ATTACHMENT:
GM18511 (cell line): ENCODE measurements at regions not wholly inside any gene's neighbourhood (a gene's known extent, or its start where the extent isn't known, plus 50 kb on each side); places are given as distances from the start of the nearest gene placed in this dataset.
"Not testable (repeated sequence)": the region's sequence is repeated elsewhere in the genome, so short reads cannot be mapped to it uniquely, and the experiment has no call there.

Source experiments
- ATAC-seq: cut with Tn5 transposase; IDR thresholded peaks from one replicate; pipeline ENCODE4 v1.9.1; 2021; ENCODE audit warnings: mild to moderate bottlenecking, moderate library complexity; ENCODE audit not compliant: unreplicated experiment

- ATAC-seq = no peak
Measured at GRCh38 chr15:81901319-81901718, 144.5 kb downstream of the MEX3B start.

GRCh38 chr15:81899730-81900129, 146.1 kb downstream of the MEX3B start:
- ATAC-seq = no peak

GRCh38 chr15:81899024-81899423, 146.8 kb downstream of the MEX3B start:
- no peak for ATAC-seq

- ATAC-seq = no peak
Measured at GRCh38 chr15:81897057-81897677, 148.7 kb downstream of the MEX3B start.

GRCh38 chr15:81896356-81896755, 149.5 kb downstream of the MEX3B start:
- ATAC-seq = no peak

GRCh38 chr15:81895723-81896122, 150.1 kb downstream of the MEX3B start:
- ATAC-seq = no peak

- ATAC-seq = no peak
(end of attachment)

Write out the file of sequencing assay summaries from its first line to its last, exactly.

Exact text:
GM18511 (cell line): ENCODE measurements at regions not wholly inside any gene's neighbourhood (a gene's known extent, or its start where the extent isn't known, plus 50 kb on each side); places are given as distances from the start of the nearest gene placed in this dataset.
"Not testable (repeated sequence)": the region's sequence is repeated elsewhere in the genome, so short reads cannot be mapped to it uniquely, and the experiment has no call there.

Source experiments
- ATAC-seq: cut with Tn5 transposase; IDR thresholded peaks from one replicate; pipeline ENCODE4 v1.9.1; 2021; ENCODE audit warnings: mild to moderate bottlenecking, moderate library complexity; ENCODE audit not compliant: unreplicated experiment

- ATAC-seq = no peak
Measured at GRCh38 chr15:81901319-81901718, 144.5 kb downstream of the MEX3B start.

GRCh38 chr15:81899730-81900129, 146.1 kb downstream of the MEX3B start:
- ATAC-seq = no peak

GRCh38 chr15:81899024-81899423, 146.8 kb downstream of the MEX3B start:
- no peak for ATAC-seq

- ATAC-seq = no peak
Measured at GRCh38 chr15:81897057-81897677, 148.7 kb downstream of the MEX3B start.

GRCh38 chr15:81896356-81896755, 149.5 kb downstream of the MEX3B start:
- ATAC-seq = no peak

GRCh38 chr15:81895723-81896122, 150.1 kb downstream of the MEX3B start:
- ATAC-seq = no peak

- ATAC-seq = no peak